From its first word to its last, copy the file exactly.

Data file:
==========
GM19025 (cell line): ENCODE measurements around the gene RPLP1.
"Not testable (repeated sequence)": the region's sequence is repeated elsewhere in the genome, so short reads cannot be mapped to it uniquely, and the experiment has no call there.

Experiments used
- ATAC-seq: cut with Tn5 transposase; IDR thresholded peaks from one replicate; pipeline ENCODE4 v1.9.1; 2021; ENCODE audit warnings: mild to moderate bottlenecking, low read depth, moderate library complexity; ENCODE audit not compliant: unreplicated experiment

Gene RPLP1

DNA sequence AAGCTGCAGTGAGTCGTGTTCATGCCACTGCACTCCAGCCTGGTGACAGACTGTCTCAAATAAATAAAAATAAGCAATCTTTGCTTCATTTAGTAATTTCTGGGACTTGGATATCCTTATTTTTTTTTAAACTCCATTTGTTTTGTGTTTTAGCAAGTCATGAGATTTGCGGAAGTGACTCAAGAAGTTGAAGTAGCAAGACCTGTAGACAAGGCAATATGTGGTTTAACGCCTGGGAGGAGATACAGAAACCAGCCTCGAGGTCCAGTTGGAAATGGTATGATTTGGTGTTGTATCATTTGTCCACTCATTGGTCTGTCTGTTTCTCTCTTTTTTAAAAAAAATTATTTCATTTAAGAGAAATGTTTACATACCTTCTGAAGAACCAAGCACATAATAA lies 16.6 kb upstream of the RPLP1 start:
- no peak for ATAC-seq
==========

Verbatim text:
GM19025 (cell line): ENCODE measurements around the gene RPLP1.
"Not testable (repeated sequence)": the region's sequence is repeated elsewhere in the genome, so short reads cannot be mapped to it uniquely, and the experiment has no call there.

Experiments used
- ATAC-seq: cut with Tn5 transposase; IDR thresholded peaks from one replicate; pipeline ENCODE4 v1.9.1; 2021; ENCODE audit warnings: mild to moderate bottlenecking, low read depth, moderate library complexity; ENCODE audit not compliant: unreplicated experiment

Gene RPLP1

DNA sequence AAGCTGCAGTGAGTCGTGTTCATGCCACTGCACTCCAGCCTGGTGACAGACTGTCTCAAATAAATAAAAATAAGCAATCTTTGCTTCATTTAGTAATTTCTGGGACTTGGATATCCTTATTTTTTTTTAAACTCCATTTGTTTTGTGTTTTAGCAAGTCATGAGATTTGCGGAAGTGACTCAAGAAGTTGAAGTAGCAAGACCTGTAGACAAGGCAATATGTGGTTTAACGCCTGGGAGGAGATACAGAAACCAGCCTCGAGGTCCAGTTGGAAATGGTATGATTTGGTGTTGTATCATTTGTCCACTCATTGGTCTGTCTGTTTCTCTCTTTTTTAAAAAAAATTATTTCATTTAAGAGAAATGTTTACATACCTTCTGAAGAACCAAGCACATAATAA lies 16.6 kb upstream of the RPLP1 start:
- no peak for ATAC-seq